I don’t write that much about alcoholism or addiction but that’s not because it’s not a constant presence in my life. It’s because like most evils it’s banal, dreadfully dull to read let alone write about. While I’ve written this journal for almost 11 years now for my own pleasure, I do care about those who read what I’ve written, making alcoholism and addiction one of the less common topics here.
The last person I shared a drink with nearly 12 years ago died last month. The Wife’s sister was found dead and alone, ending a life that like most started with promise but for addicts ends in tragedy, and I don’t use that word lightly. The Greeks used the term to describe those whose fates were completely out of their hands, subject to the whims of the gods that controlled them. Like the tragic figures of Grecian morality plays, the addict is controlled by his own god, his addiction, and suffers accordingly. Some like Homer’s heroes are able to rise above their addictions, but only through Divine Intervention.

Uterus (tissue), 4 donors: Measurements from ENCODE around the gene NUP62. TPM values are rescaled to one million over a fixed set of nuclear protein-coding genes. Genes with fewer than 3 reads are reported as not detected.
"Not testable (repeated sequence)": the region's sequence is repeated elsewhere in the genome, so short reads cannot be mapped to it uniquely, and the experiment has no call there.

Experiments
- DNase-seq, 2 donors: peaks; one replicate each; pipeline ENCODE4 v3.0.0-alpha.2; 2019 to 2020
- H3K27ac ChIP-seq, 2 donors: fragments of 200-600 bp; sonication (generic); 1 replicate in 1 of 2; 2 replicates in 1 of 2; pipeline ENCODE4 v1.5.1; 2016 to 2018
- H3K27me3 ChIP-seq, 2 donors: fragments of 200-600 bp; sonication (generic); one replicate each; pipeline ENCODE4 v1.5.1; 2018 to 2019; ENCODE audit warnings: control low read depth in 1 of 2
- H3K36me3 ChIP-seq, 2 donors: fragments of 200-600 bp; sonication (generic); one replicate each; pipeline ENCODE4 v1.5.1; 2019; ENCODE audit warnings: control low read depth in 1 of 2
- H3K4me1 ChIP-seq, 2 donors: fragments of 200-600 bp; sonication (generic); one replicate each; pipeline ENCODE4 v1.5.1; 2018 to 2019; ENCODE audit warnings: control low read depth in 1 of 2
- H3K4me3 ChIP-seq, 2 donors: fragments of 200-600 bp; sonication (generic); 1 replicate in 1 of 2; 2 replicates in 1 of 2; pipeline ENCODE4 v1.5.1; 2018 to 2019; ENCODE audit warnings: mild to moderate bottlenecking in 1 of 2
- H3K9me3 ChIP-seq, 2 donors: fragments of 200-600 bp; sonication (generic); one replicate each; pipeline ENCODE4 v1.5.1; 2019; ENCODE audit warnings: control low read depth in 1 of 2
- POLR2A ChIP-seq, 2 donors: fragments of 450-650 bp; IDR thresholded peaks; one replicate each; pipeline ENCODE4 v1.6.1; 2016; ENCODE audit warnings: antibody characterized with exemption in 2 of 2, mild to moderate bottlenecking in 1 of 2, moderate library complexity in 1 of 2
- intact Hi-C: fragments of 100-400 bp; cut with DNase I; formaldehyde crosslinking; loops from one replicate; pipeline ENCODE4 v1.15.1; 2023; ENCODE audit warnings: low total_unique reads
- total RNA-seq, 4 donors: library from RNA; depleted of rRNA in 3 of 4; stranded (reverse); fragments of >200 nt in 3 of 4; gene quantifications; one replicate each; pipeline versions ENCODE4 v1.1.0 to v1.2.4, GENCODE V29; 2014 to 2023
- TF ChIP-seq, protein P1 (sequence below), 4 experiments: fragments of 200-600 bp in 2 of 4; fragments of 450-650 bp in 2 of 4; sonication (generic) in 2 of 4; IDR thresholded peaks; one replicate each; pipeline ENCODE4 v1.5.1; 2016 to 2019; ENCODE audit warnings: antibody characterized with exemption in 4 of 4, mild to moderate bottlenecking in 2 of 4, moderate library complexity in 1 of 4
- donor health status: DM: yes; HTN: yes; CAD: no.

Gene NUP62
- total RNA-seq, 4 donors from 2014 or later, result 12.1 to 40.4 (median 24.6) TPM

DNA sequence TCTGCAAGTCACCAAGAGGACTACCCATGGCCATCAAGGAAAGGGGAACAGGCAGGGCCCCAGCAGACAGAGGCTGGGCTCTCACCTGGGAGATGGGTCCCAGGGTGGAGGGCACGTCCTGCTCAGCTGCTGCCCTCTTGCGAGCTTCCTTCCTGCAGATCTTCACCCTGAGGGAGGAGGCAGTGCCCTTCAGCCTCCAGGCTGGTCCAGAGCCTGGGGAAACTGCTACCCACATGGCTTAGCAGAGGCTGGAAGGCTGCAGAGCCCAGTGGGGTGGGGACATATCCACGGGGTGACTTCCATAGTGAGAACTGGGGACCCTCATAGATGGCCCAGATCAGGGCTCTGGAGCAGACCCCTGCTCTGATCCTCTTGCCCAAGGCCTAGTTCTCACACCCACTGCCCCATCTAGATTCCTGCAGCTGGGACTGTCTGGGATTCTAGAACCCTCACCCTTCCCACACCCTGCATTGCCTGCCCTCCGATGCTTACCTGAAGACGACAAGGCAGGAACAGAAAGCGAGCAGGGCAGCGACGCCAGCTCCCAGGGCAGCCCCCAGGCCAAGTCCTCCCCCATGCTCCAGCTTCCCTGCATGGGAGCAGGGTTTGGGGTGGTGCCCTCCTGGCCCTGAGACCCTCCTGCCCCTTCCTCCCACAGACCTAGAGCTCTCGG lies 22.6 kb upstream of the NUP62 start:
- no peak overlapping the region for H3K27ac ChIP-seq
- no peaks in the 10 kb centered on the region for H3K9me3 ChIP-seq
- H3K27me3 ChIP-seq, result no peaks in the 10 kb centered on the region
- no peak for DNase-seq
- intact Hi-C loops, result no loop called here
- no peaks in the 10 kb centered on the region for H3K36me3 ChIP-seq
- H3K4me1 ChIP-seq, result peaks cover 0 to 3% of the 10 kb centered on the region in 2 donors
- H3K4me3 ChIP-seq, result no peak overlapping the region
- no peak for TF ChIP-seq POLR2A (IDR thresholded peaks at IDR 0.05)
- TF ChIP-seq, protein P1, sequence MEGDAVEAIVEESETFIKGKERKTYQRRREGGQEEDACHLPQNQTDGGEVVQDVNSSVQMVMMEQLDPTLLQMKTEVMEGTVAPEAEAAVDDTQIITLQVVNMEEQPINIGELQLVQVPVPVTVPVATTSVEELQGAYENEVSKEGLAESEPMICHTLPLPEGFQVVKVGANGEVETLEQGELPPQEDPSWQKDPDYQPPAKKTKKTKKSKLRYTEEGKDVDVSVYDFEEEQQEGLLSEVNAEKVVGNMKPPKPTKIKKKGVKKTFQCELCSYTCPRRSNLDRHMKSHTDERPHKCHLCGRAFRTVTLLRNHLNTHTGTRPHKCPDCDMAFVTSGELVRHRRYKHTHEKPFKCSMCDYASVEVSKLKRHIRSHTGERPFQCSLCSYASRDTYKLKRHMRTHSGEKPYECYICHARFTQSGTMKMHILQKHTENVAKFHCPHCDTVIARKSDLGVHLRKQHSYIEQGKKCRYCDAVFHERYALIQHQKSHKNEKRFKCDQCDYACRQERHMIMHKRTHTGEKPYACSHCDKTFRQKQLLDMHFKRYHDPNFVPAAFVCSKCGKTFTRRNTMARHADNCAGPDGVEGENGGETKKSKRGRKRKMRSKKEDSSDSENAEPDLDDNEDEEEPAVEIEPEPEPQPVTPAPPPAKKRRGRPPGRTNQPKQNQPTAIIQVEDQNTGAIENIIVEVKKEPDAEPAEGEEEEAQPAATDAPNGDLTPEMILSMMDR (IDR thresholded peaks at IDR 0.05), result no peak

My sister-in-law was not so lucky. The gods never smiled on her, and instead condemned her to a life that ended under a blazing sun above a cloudless sky. At heart she was a wonderful, kind person who deserved much better than the fate she got. Like many families of addicts, we tried to save from the Siren song of addiction, but our entreaties, pleading and efforts were much weaker than the straps that bound Odysseus to the mast, and she stopped hearing us years ago.
Now her suffering is over, and the demons of addiction have claimed another soul. But I will remember her kindly and hope that she is happy wherever she has gone, free at last from the torment that only another addict understands. With love, to a lost friend.